Here are my top ten ways to stay fit and healthy for 2012: 10. Eat more fruits and veggies for every meal-yes, this is super important. Besides being a recommendation by the USDA and the current Dietary Guidelines for Americans, fruits and veggies have lots of vitamins, antioxidants, nutrients and fiber with very little fat and sugar. Remember to “make half of your plate fruits and veggies.” 9. Exercise for at least 60 minutes a day. Okay, I know you are saying to yourself, “unrealistic,” but this is really important, not only for kids but for adults too. Exercise provides many healthy benefits including weight control and it has been firmly established that those adults that exercise on a regular basis are a healthier group of adults and can maintain their good health as they age. For kids, they too need 60 minutes a day-including recess and other physical activity. For some adults, 90 minutes is needed. Walking is included and remember the 10,000 steps a day theory-that will equal approximately 5 miles-so get yourself a pedometer and get going! 8. Drink lots of water and forget the sugar and salt loaded, supplement loaded energy drinks. Many of the energy drinks that are available today are meant for use by athletes that are involved with vigorous training. If you fit into that category, then maybe you can benefit from a supplement loaded fluid replacement. ...

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Mar 22 2011

National Nutrition Month – March 2011: Graehm Gray

Hello my fans. I am interrupting my Best Diet in the Universe series, which I hope you all are reading and following, and want to mention National Nutrition Month.  Sponsored by the,  American Dietetic Association*, March 2011-Eat Right With Color,has been designated as the month to promote eating healthy and exercise. As you all know, The Nerdel Company’s prime health directives besides its motto   “everything good for kids,” includes making healthy choices in what you eat and to get plenty of physical activity. So what exactly does all this mean for you and me? Well, it has to do with following the newly released 2010 Dietary Guidelines for Americans** and  the physical activity guidelines as well. Let’s break it down into easy facts you can use: Here are the highlights: Manage your weight by: 1.  trying to prevent and reduce being overweight, 2. Improve your eating behavior and increase your physical activity Control the amount of food you eat daily. That means for those of you overweight, REDUCING your calorie intake. Portion Control. Increase your exercise and physical activity time DAILY! Cut back on the amount of time your are sitting!!! Closely watch your weight in each stage of your life and balance the calories in with the calories out! Cut back on salt-reduce the amount of salt in your diet to 2300mg daily. If you are age 51 and older,  African American,  have diabetes, hypertension ...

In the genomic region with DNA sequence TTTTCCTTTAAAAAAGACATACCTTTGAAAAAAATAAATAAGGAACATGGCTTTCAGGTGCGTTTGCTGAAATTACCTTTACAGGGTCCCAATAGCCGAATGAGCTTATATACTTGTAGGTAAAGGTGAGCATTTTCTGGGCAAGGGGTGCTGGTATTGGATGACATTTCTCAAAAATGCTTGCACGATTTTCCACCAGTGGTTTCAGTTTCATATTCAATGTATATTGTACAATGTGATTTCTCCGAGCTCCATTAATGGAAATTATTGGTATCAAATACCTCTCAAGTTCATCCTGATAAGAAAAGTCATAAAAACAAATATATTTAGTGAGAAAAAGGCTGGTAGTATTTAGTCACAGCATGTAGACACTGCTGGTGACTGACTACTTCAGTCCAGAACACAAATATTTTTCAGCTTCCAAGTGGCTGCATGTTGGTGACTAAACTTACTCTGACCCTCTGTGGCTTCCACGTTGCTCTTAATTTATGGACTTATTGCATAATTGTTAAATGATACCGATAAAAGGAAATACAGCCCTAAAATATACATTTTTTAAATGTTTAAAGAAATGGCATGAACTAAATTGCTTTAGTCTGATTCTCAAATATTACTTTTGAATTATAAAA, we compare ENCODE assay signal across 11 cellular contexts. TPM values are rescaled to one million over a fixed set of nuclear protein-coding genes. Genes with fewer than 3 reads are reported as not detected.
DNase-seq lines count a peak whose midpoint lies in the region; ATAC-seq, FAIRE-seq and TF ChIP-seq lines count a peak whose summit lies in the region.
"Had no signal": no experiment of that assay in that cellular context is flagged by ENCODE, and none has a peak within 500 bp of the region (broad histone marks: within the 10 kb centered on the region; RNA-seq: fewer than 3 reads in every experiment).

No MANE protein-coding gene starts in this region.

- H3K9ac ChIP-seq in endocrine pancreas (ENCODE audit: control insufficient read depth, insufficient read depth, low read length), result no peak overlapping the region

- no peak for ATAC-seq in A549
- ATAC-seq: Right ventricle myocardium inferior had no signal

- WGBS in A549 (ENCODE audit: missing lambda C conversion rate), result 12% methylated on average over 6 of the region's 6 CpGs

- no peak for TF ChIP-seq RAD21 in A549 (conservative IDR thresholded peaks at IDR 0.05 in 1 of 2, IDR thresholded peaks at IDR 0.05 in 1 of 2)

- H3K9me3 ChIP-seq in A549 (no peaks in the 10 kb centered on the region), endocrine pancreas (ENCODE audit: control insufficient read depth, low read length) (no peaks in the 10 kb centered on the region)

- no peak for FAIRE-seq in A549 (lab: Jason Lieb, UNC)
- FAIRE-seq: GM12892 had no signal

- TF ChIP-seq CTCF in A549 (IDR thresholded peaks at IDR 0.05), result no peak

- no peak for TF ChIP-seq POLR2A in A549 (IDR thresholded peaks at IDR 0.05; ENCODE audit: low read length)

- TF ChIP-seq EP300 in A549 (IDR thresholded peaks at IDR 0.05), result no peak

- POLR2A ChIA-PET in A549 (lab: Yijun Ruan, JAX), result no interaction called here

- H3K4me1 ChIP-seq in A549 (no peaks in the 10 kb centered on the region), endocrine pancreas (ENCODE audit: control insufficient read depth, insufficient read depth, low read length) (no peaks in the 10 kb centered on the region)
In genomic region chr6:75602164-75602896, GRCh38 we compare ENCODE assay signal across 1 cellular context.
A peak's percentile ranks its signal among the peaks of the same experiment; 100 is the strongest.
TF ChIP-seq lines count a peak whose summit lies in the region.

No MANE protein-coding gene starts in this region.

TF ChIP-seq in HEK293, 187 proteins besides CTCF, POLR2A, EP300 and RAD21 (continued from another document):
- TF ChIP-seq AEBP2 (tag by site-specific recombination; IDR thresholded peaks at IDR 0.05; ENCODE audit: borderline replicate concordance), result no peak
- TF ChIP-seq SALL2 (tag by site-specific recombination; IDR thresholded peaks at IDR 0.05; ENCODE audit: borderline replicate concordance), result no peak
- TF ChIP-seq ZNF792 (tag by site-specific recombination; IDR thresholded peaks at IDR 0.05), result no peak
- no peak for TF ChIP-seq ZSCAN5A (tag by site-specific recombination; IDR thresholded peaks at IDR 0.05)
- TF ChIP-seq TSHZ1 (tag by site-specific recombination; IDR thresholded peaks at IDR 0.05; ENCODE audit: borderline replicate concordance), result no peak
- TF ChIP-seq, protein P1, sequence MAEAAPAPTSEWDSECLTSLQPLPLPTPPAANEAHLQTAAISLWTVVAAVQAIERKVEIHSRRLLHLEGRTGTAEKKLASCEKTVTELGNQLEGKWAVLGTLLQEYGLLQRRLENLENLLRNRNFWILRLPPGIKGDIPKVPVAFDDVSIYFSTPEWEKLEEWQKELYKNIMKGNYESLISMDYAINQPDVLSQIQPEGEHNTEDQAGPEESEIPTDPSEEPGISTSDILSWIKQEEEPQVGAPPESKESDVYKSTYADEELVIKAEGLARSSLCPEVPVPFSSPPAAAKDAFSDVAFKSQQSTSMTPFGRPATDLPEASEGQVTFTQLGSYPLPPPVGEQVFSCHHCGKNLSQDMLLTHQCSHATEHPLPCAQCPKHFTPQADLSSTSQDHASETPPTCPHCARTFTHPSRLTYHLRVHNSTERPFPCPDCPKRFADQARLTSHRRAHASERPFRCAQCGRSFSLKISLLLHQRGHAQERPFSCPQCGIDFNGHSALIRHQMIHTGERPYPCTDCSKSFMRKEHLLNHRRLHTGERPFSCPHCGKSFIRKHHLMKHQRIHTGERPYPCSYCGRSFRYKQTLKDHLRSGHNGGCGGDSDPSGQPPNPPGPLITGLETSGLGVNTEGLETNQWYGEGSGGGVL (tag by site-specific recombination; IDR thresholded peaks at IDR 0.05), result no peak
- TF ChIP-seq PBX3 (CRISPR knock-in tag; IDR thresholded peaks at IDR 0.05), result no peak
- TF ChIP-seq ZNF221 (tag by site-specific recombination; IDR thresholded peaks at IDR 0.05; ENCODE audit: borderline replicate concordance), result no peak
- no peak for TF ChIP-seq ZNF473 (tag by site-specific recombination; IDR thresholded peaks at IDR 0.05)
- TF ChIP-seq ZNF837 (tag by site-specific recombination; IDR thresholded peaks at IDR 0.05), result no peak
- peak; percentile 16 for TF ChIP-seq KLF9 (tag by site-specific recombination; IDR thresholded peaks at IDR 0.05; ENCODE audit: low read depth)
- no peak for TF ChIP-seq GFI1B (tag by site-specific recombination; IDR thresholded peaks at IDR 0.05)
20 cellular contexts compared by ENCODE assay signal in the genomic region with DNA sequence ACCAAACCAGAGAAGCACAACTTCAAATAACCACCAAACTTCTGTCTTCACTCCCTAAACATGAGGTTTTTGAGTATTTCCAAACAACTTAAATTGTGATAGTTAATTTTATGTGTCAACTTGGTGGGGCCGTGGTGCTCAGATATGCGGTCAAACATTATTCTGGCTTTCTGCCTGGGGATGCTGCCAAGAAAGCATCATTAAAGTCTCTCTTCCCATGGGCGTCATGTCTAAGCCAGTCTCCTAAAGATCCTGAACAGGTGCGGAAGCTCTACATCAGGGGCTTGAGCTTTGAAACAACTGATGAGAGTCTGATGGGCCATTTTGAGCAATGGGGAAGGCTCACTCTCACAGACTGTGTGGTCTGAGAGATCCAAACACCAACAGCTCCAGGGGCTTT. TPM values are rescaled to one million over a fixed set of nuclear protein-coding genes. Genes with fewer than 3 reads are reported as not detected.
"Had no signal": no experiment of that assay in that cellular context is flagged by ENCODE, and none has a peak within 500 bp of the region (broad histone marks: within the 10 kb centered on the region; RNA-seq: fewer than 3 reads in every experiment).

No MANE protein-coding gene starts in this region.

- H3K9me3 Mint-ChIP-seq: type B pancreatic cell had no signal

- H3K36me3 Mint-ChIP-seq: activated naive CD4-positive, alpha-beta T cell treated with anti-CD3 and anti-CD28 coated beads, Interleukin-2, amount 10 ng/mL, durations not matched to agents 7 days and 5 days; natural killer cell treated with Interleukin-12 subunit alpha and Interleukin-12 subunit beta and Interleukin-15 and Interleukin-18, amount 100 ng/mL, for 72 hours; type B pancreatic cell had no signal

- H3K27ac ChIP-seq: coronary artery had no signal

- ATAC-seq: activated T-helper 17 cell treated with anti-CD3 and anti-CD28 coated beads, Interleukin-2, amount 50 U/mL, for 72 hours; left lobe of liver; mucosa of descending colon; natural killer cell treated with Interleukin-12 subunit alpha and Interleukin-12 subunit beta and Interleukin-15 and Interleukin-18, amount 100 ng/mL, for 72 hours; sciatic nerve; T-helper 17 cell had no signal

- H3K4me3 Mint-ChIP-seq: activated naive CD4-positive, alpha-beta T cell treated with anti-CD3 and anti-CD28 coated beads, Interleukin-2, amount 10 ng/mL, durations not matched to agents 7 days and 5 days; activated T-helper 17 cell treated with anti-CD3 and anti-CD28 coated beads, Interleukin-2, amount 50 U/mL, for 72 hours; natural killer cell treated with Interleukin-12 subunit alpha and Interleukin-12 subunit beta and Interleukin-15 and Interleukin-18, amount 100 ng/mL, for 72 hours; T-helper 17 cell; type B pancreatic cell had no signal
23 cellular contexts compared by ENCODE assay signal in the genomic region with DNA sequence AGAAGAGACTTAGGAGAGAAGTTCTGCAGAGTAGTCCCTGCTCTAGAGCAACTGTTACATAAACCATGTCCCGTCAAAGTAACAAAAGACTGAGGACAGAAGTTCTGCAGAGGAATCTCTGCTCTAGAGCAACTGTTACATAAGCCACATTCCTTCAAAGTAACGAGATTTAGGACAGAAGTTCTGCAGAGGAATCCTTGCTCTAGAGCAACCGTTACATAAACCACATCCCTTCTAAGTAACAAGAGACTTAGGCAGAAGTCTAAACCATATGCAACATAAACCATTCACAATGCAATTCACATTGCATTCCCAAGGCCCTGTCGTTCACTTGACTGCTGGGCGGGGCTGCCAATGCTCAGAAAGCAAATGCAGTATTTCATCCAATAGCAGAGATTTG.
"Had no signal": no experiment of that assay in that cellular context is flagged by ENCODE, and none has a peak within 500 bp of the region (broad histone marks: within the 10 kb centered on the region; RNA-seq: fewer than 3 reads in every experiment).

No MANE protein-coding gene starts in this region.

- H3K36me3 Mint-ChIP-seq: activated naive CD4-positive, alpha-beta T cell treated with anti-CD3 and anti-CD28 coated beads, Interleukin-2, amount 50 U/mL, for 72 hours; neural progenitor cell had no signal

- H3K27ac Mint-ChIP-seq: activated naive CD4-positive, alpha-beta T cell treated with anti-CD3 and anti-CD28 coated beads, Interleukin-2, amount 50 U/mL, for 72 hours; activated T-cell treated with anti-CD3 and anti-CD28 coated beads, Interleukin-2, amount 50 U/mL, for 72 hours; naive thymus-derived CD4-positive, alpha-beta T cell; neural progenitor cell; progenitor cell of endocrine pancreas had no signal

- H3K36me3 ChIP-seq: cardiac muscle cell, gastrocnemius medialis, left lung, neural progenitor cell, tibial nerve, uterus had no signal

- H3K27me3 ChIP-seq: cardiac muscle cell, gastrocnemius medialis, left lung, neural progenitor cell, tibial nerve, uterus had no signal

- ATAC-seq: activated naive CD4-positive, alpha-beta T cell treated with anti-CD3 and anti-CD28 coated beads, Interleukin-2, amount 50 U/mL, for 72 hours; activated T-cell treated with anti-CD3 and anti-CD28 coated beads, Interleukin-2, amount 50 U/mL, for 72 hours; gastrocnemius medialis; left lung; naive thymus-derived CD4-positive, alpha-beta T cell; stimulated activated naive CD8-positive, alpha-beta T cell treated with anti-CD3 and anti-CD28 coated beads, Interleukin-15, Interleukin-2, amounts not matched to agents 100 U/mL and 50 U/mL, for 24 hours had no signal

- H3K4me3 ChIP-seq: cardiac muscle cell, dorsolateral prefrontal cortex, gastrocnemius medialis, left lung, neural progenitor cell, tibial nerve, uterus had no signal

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Nov 17 2010

Can Exercise Really Stop A Cold? Cutting Down On Salt and The Twinkie Diet-Views On The News: Graehm Gray

You all know by now the incredible benefits that you can get by exercising and eating healthy. Well now there is additional research which has come to us from the British Journal of Sports Medicine*(1), which demonstrated that individuals who exercised a minimum of five days a week had 43% fewer days with an upper respiratory tract infection. Wow-that’s right, exercise, five days a week helped reduce the number of colds this group of subjects had. And that’s not all. Those subjects that did the most exercise that developed a cold (upper respiratory infection) had a shorter course of infection symptoms and less severity than their shorter exercise time peers. Okay, are you getting up from that chair yet? As reported in the current meetings of The American Heart Association (AHA)*(2), salt (sodium chloride) may be harming the health of teens now and will affect them in the future. The recommendation: cut down on your salt consumption. What’s the problem associated with eating too much salt? Well for one thing, too much salt can raise your blood pressure (called high blood pressure or hypertension). By raising your blood pressure, you are putting more stress on the heart muscle. This then may cause heart problems like a heart attack or stroke. A big problem is that most high blood pressure is silent-you just don’t feel it. That’s right, you can have a silent killer ...

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Sep 29 2010

Cholesterol – cho•les•ter•ol

Pronunciation - (kuh-les-tuh-rawl)n. Hey this is an important chemical found in your blood and the walls of your cells (cell membranes). It’s fancy name is a sterol, because it helps make the working chemicals in our body, known as hormones. We need cholesterol for our skin, our shiny hair, our nervous system, our immune system and many other things. But we need the right kind. Check it out.  Our livers make cholesterol and we also absorb it (like a sponge) in our intestines, from the food we eat. Good cholesterol Yea! (HDL) gets made in our bodies when we eat fish and olive oil. Lots of exercise also helps to make more good cholesterol. Bad cholesterol Boo! (LDL)  gets made in our bodies when we eat too many saturated fats and any trans- fats (partially hydrogenated oils). Some of the places that you find saturated fats are butter, lard, high fat cheeses, cream, whole milk and fatty meats.  Trans- fats are found in margarines and many store-bought baked goods and snacks. If you are a good label reader you can stay away from trans-fats (partially hydrogenated oils). Cholesterols Campaign Message: Avoid the bad, increase the good, balance it out the way you should. Word